There’s been a much verbalized sense of unease in the blogosphere regarding the fourth season of the now sizable Natsume Yuujinchou, punctuated by the excited squeals of fans (and me). As Scamp put it best in his post on what he’d like to see from this season, every previous iteration explored and fleshed out some aspect of Natsume’s life. In the first, the formerly isolated, bitter Natsume found a family and a new home that just happened to also play host to youkai that occasionally wanted to eat him. The second deepened the connection by throwing some new friends into the mix, both youkai and human. And by the end of the third, he realized that the youkai were as much a part of his life as the humans that surrounded him, and he grew to accept himself despite his unique gift.
For me to think that the fourth season would live up to the previous three, it would have to cover something that’s only been given a cursory glance thus far despite being an ever-growing element: The exorcists and their indenturing of youkai to serve them.
This is diametrically opposed to Natsume’s ideal of treating said youkai like slightly annoying equals, and while I don’t particularly care for it as a plot point, I don’t think there are many other places that this new series can go without treading a ton of old ground. If the rest of the new season follows the example set forth by this episode, I don’t think I have anything to worry about.
The warm familiarity of Natsume Yuujinchou struck me as soon as the standard “decent, but not worth sitting through for the music” OP began to play. Within minutes, I was right in the old mindset, watching Natsume get assaulted before a timely rescue at the hands (Paws?) of Madara.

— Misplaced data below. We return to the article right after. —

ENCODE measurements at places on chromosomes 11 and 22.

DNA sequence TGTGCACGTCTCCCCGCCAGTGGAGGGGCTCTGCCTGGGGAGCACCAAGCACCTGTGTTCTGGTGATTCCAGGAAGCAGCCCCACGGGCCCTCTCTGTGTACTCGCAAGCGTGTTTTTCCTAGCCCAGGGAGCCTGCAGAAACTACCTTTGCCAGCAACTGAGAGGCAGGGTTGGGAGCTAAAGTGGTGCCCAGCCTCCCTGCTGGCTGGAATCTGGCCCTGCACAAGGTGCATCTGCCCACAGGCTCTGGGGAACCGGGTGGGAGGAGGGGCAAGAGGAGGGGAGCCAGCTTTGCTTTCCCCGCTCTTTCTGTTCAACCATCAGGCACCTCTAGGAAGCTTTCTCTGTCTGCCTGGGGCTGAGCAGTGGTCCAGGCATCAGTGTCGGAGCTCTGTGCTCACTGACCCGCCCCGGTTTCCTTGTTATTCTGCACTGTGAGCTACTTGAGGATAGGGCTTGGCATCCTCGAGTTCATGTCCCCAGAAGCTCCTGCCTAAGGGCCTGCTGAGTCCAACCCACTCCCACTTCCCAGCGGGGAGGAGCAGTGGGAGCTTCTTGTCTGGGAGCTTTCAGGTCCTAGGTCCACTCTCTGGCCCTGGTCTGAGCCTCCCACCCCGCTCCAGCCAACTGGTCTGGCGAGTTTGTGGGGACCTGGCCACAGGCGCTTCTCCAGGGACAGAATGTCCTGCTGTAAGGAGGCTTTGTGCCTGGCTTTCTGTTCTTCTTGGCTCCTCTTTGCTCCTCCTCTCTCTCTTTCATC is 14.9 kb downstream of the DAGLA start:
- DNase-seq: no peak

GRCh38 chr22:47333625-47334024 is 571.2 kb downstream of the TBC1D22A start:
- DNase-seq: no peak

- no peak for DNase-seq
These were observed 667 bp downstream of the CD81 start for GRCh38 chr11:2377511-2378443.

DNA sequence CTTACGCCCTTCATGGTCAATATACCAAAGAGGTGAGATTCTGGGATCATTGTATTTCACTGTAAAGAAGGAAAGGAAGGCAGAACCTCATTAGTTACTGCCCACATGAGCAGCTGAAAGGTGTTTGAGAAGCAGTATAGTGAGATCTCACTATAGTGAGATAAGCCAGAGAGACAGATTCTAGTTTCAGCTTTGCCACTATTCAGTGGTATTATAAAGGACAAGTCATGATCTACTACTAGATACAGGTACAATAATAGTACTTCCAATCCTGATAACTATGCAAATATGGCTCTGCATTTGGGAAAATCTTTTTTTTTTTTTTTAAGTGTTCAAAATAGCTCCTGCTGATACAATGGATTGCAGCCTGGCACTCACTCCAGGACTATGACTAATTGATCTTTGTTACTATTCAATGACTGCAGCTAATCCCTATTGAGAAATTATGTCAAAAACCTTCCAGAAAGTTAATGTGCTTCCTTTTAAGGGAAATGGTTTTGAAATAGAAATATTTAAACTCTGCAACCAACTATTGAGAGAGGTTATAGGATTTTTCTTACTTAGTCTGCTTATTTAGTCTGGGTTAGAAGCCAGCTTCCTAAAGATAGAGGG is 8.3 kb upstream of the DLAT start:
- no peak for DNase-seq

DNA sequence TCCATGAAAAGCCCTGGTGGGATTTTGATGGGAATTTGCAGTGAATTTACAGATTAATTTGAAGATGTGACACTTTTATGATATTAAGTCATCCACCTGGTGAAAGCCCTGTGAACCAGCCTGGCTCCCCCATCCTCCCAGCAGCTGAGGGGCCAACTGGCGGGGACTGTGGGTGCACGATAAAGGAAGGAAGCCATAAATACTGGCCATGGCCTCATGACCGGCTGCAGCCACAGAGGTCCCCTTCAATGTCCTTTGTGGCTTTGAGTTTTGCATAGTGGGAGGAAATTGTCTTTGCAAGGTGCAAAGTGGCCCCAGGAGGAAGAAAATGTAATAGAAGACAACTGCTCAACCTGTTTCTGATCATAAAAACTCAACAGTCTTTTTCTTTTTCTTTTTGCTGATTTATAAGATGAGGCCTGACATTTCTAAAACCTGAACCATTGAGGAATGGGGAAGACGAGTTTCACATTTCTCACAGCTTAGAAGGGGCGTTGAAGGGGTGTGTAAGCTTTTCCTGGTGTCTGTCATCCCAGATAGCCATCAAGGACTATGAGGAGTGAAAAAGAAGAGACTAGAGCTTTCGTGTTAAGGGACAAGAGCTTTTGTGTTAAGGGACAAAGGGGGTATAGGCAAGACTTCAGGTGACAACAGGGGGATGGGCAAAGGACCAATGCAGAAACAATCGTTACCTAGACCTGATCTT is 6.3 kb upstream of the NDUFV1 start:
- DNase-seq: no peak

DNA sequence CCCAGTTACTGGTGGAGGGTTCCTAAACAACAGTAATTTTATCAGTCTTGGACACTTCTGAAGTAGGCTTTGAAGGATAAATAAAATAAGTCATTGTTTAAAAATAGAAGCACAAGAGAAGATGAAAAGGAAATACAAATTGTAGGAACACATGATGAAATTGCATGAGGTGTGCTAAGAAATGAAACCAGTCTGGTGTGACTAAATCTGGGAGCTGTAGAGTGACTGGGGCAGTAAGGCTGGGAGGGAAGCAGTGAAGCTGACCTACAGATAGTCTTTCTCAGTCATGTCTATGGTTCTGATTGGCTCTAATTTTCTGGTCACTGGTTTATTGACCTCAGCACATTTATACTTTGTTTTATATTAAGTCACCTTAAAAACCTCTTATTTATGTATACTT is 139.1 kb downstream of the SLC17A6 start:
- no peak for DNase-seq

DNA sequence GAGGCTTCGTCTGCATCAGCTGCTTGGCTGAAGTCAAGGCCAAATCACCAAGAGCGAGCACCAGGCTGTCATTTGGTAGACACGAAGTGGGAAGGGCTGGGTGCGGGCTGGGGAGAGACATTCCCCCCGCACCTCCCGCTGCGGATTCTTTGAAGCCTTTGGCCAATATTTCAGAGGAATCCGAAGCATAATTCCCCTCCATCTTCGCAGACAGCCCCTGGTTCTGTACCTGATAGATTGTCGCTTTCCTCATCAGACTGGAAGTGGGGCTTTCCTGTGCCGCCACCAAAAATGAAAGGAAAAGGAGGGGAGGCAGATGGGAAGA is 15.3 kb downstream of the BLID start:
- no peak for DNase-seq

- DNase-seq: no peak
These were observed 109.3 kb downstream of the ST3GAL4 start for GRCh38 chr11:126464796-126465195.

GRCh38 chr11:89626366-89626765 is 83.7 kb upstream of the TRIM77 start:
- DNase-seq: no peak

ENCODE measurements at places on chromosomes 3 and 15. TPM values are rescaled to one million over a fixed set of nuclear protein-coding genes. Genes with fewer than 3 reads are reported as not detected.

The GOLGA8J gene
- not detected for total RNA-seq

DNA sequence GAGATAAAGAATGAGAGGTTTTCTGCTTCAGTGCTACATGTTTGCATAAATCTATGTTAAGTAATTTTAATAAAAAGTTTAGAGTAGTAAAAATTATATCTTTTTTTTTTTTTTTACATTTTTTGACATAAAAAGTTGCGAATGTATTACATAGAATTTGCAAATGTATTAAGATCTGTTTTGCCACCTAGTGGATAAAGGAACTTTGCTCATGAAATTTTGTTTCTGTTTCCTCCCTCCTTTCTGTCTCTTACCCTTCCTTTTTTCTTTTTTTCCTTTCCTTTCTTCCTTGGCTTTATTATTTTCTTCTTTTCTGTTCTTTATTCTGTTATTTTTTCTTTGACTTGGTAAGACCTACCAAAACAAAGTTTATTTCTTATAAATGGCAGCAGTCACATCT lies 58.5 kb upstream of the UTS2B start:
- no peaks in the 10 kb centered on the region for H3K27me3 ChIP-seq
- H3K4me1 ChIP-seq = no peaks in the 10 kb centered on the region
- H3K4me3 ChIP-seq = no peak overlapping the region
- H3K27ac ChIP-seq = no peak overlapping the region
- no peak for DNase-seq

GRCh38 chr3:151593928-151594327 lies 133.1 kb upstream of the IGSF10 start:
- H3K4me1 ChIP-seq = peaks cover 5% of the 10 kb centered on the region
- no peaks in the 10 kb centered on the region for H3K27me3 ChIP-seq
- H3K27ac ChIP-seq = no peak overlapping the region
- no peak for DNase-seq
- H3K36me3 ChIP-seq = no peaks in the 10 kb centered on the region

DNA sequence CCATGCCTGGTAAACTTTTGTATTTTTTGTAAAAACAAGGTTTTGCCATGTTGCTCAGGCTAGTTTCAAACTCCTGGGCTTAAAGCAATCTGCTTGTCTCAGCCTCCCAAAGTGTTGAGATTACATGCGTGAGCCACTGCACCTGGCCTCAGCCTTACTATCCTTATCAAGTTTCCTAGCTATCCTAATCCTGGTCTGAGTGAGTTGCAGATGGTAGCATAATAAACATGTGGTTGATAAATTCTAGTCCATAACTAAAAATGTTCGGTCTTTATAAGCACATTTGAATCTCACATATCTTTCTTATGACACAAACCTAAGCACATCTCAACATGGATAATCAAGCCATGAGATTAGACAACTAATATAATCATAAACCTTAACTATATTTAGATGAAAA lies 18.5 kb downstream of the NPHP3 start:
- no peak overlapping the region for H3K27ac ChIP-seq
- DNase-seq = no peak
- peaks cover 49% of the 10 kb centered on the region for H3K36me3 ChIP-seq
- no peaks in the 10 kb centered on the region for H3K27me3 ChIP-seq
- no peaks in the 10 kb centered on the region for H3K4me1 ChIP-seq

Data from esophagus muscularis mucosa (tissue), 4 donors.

It’s hardly something that shakes up the formula, but it nonetheless sets the frantic (for Natsume Yuujinchou, anyway) tone of the episode. Of course it still moves along as smoothly and nonthreateningly as a garter snake, but it’s nice that Shi started off with a bang of sorts.
So yes, as I hopefully alluded to earlier, Shi starts right off with the exorcists and their damaging of a powerful youkai’s forest for the purpose of enslavement. This was always an issue that wasn’t really elaborated on in previous seasons, with the audience only shown cursory glances toward the antagonistic exorcists’ less than savory ways. It ends on an uncomfortable cliffhanger when things are just about to heat up, but it does so well without being terribly annoying about it.
Ordinarily, I wouldn’t find more to write about here. But I feel that Shi is running on a very thin rope if it plans on setting itself apart from its predecessors; in order to develop Natsume any further, the exorcists will have to play some kind of role. It’s a trap that getting a new season has unwittingly holed the series into, and one that it likely won’t be able to escape from without some below standard episodes. Would it still be good if it dropped this exorcist arc right away and resumed standard slice of life-ish fare? Absolutely. For atmosphere alone, this is one excellent show that I always look forward to whenever it airs. There are just a few “wow” moments in previous seasons and subtle character development that I don’t think can be caught up to without a change in focus toward Natsume’s interactions with the exorcists.
Overall, it’s a great start to what will hopefully be a fairly promising season to an already good show.